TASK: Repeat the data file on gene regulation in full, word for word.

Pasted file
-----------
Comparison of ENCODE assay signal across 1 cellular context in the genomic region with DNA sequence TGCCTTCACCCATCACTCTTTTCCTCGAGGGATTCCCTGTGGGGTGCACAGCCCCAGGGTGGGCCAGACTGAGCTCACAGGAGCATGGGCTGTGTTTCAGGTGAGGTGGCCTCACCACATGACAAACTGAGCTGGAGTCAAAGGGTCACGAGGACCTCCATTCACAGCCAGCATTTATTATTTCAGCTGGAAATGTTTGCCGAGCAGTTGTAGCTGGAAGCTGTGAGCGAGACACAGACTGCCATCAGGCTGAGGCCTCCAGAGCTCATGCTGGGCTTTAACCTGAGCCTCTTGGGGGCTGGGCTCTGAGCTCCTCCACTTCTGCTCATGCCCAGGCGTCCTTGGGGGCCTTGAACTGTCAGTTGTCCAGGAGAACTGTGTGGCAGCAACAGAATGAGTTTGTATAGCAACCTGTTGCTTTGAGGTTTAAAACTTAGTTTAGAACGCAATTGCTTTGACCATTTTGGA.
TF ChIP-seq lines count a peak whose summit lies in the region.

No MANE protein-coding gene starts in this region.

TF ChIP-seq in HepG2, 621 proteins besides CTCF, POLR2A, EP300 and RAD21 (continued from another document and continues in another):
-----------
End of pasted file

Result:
Comparison of ENCODE assay signal across 1 cellular context in the genomic region with DNA sequence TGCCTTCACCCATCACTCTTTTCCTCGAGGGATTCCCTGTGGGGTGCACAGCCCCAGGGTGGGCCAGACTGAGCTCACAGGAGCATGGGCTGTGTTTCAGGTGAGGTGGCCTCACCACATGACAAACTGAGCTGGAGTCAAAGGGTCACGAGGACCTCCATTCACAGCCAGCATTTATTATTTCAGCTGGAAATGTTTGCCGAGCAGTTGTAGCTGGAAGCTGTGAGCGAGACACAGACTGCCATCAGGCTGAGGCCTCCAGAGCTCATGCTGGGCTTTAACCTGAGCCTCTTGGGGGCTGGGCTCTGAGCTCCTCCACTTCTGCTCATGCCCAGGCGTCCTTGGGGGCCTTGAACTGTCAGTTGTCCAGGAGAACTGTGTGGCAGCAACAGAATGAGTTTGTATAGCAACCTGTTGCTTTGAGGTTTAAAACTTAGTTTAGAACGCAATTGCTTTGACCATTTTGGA.
TF ChIP-seq lines count a peak whose summit lies in the region.

No MANE protein-coding gene starts in this region.

TF ChIP-seq in HepG2, 621 proteins besides CTCF, POLR2A, EP300 and RAD21 (continued from another document and continues in another):